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The ABCs of University Degrees: Understanding Your Options

The ABCs of University Degrees: Understanding Your Options

Have you ever looked at lists of degree programs offered at American universities, and become overwhelmed by all the choices? How about all the abbreviations next to the degree names, like A.A., A.S. or B.A.? To help lessen the confusion and guide you to the right program, we’re here to explain those degree abbreviations.

The abbreviations stand for the levels of degrees in different programs of study. There are four general degrees: associate, bachelor’s, master’s and doctorate.

If you are just entering college for the first time…

You can earn your 2-year Associate of Art degree (A.A.) or Associate of Science degree (A.S.) or a 4-year bachelor’s degree of art or science (B.A. or B.S.) at an undergraduate college.

  • Associate degree:An associate degree requires a 2-year program that prepares students for entry-level positions or for vocations (such as medical assistant or electronics technician). Associate degree programs are offered by 2-year community colleges or by technical schools, although most 4-year colleges/universities also offer associate degrees.
    You can choose to earn an Associate in Art (A.A.), which focuses on areas such as liberal arts, education and social services, or you can earn an Associate in Science (A.S.), which focuses on fields such as engineering or computer science.
  • Bachelor’s degree:The most common degree in undergraduate school, the bachelor’s typically takes four years to complete. Students take classes in a major area of study to earn either a Bachelor of Arts (B.A.) or Bachelor of Science (B.S.) degree.
    The difference between the two bachelor’s degrees is that the Bachelor of Arts requires students to take many liberal arts classes for a more overarching education, while a Bachelor of Science degree demands students take mostly classes focused on their major.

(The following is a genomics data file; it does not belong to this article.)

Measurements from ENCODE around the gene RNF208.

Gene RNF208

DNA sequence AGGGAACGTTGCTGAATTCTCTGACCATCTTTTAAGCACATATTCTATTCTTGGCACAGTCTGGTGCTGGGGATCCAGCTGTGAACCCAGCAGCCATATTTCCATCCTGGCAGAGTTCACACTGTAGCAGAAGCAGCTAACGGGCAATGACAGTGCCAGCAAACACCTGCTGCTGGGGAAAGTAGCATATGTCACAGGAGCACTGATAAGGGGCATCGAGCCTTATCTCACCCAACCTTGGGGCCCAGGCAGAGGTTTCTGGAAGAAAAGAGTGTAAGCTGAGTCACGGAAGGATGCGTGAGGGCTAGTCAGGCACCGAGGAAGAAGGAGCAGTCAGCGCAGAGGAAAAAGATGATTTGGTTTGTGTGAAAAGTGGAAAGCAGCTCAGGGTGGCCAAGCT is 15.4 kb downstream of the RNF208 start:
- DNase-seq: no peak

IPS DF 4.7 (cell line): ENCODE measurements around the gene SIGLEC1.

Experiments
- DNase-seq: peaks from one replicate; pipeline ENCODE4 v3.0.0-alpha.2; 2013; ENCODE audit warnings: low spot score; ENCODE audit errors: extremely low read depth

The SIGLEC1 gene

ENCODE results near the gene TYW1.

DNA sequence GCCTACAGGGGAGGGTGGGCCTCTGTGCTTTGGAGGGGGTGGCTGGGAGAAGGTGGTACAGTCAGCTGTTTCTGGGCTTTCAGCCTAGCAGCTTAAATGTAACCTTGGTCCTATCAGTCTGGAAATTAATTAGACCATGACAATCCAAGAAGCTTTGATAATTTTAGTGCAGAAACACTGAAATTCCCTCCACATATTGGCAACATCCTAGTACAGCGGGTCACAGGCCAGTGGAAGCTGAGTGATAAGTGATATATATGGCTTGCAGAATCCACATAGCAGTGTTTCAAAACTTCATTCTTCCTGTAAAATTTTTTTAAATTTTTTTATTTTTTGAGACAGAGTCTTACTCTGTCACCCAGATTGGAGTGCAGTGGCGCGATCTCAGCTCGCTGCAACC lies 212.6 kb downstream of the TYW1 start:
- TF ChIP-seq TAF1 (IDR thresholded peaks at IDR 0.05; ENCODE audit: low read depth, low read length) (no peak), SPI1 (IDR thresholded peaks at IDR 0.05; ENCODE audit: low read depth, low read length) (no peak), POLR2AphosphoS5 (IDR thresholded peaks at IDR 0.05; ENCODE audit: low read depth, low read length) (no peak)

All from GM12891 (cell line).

If you obtained your bachelor’s degree and want to further your education…

You can go on to graduate school and study for your master’s degree or, depending on your field of study, you can even go for a doctorate.

  • Master’s degree: The master’s degree is for students who want to further specialize in a subject after their undergraduate (bachelor’s) degree. Master’s programs are typically two years long. To be accepted into a master’s program, you are usually required to take the Graduate Record Examination (GRE), have a bachelor’s degree, and meet the master’s program’s minimum grade point average (GPA) requirement.
    Much like the associate and bachelor’s degrees, master’s degrees may either be in arts (M.A.) or sciences (M.S) as well as other, more specific fields.
  • Doctorate: The doctorate is the highest degree you can earn. Most doctoral programs require a master’s degree, although some may only require a bachelor’s. It takes several years to complete a doctoral program and as part of the degree, students are typically required to publish original material and complete a dissertation (a lengthy research paper defending an idea). There are many types of doctoral degrees, depending on the industry:
  • Ph.D: Doctor of Philosophy (this is general and can be awarded in any discipline)
  • J.D: Juris Doctor (to practice law)
  • M.D: Doctor of Medicine
  • D.D.S: Doctor of Dental Surgery

As you can see, there are many degree options, all with their own abbreviations. Choosing your level of education depends on your career goals and what industry you want to go into. All of our BridgePathways centers offer associate and bachelor’s degrees in their undergraduate programs, and many even have graduate programs. To learn more about what each Pathways partner school offers,click here.


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